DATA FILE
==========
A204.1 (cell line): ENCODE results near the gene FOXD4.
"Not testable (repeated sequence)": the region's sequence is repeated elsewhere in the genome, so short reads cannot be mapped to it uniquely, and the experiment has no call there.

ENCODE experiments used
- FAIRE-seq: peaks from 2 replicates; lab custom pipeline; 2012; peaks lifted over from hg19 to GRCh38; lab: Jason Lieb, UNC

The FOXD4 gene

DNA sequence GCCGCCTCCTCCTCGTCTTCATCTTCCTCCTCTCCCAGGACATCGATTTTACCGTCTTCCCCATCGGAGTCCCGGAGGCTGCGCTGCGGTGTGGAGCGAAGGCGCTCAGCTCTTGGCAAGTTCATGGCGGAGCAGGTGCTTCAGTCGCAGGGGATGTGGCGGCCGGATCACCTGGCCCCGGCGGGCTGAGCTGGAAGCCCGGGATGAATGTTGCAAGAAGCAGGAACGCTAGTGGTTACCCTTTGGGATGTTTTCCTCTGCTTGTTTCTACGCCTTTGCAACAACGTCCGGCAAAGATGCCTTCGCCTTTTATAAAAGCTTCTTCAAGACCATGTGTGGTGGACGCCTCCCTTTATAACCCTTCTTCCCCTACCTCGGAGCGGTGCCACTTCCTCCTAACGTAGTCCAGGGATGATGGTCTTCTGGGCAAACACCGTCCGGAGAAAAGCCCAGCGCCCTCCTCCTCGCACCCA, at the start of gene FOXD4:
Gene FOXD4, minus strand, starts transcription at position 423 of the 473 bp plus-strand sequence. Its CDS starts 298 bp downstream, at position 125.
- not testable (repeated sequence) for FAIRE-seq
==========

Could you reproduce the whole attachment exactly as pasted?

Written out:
A204.1 (cell line): ENCODE results near the gene FOXD4.
"Not testable (repeated sequence)": the region's sequence is repeated elsewhere in the genome, so short reads cannot be mapped to it uniquely, and the experiment has no call there.

ENCODE experiments used
- FAIRE-seq: peaks from 2 replicates; lab custom pipeline; 2012; peaks lifted over from hg19 to GRCh38; lab: Jason Lieb, UNC

The FOXD4 gene

DNA sequence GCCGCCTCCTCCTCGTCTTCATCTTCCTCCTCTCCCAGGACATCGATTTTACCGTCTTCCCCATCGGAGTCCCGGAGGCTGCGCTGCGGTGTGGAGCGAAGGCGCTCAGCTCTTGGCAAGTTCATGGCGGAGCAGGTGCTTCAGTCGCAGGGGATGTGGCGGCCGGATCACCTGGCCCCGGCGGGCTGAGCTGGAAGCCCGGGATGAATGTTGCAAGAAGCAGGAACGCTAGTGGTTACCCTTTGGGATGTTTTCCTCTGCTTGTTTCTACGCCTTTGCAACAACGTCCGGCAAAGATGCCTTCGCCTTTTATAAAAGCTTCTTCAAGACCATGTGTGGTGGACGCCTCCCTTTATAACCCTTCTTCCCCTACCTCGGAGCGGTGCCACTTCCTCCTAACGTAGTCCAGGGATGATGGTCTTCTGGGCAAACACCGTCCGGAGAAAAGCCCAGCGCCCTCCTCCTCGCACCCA, at the start of gene FOXD4:
Gene FOXD4, minus strand, starts transcription at position 423 of the 473 bp plus-strand sequence. Its CDS starts 298 bp downstream, at position 125.
- not testable (repeated sequence) for FAIRE-seq